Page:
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Back: How do I initiate a discussion about insulin pumps for patients who are good candidates?

By: Timothy S. Reid, MD
Department of Family Medicine
Mercy Diabetes Center
Janesville, Wisconsin

Insulin pumps are something that I discuss frequently with patients in my practice.  Patients come to me realizing that they are interested in insulin pumping or they have been struggling with their diabetes for many years and are looking for alternatives.   This is a great opportunity for the whole Diabetes Care Team to make a difference for a patient.  I see this as a potential turning point for patients looking to improve their diabetes care.

Insulin and how it is dosed is something that has a great deal of emotional burden associated with it.  Patients come to you with so many diabetes legacy issues.  They will have had family members or friends that have used insulin.  How these people from the past did with their therapy will many times color the perceptions of the patient in front of you.  It is important to engage your patient in a discussion about these feelings and perceptions.  Often patients will have more mis-information about insulin and the results of therapy than truth.  It is an excellent time to listen to your patient, clear up mis-perceptions and guide them to a therapy that will allow them to achieve their diabetes goals.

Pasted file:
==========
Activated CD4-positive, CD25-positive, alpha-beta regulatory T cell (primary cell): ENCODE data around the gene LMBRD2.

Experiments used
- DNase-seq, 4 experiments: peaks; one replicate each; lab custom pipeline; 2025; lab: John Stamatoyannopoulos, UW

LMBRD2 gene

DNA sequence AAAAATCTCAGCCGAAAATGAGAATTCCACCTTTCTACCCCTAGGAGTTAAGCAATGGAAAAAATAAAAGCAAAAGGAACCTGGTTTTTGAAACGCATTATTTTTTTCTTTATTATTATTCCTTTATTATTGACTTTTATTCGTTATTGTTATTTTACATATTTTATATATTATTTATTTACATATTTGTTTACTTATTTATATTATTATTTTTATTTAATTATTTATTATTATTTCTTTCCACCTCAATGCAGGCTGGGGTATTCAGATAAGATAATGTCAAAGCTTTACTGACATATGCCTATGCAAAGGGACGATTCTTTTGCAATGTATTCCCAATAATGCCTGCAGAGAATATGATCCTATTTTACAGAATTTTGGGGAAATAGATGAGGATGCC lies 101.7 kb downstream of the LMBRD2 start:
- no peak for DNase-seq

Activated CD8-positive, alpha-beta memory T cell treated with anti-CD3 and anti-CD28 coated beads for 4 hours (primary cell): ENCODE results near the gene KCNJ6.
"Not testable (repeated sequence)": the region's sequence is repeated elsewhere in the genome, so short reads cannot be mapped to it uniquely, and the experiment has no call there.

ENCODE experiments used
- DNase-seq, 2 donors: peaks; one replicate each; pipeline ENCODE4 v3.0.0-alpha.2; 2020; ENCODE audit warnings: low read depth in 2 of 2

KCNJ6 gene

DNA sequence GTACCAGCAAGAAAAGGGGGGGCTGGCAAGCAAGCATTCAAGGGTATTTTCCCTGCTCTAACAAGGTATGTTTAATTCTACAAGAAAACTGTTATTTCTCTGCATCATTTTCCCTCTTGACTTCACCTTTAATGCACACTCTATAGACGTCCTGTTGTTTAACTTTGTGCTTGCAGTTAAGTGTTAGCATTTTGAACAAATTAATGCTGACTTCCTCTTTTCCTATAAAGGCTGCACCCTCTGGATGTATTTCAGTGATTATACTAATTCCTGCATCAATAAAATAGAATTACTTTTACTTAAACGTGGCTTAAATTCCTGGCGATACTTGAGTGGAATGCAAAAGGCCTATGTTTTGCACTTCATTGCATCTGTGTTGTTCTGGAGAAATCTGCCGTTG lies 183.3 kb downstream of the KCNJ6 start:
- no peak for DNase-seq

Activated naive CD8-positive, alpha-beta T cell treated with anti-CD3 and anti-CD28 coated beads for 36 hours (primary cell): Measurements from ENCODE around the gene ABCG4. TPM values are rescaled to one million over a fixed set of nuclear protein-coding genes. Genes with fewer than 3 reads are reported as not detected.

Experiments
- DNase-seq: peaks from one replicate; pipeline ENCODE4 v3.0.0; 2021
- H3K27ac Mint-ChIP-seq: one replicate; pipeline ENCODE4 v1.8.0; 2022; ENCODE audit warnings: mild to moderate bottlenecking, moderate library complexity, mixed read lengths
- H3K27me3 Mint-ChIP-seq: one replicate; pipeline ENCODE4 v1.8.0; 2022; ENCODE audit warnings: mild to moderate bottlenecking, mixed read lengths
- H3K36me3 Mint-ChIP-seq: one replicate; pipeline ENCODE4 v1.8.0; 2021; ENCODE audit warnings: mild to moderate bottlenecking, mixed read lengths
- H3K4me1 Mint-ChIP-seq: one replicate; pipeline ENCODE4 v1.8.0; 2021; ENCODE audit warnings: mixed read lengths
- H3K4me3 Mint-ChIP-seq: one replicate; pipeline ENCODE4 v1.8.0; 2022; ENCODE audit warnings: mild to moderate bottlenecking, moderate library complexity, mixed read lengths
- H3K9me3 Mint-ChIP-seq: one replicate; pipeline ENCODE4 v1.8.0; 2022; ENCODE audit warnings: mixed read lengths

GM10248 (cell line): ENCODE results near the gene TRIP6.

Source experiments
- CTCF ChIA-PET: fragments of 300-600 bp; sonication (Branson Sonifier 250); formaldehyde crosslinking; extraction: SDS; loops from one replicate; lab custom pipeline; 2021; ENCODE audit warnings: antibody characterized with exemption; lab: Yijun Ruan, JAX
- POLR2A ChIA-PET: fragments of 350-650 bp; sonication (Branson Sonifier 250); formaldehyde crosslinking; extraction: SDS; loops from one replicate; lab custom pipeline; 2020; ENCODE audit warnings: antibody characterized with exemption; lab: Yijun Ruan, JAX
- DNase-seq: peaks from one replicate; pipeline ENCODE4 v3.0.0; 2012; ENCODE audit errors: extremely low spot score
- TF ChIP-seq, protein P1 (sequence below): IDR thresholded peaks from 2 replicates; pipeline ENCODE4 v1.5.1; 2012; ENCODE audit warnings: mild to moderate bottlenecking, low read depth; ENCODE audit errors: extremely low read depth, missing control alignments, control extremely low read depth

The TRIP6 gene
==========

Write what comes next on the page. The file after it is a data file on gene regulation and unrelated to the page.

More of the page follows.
The discussion of the various therapies for diabetes should begin early in the patient’s care.  We discuss lifestyle interventions including exercise and nutrition therapy.  We talk about the oral medications that are available and how they work to leverage your physiology.  We talk about the injectable therapy, which at this point includes the amylin analogs, GLP-1 agonists and insulin.  I help the patient understand that each of these therapies can be appropriate at different times in their diabetes experience.  I also explain that most patients, if they live long enough, will likely require insulin at some point.  This is not a failure or weakness in any way….it’s just how the disease works on our bodies. 

There are three methods of insulin deliver that are commonly used; vial and syringe, pens and pumps.  I describe the spectrum for patients not making any one therapy seem excessive or exotic.  There are advantages and disadvantages for each of these modes of delivery.  I try to learn as much as I can about the patient, their lifestyle, work and struggles that they have had with their diabetes.  This helps me guide the patient to the therapy that I think will be most appropriate for them.  It is important to speak to your patient with confidence at this point.  If you approach them with any sort of misgivings or tentativeness, you can really damage this process.  The patient wants to know that you believe in this therapy.  Otherwise, you will be validating the fears and uncertainty that they may be having about the use of insulin.

Insulin pumping is simply another form of insulin delivery.  Most often, patients will have some experience with injection therapy.  They will probably understand the limitations of this therapy better than you do.  They will know what happens if they miss a dose or take it at the wrong time.  They will know what it is like to chase insulin with food.  They will also know the limits of physical activity placed upon them with their particular form of insulin therapy.  Listen for these clues as you counsel your patient.  Insulin injections are given at specific times to match the insulin’s action curve to the patient’s physiology, exercise and nutrition.  If anything changes, you likely have to modify the patient’s lifestyle to avoid complications of hyper- or hypoglycemia.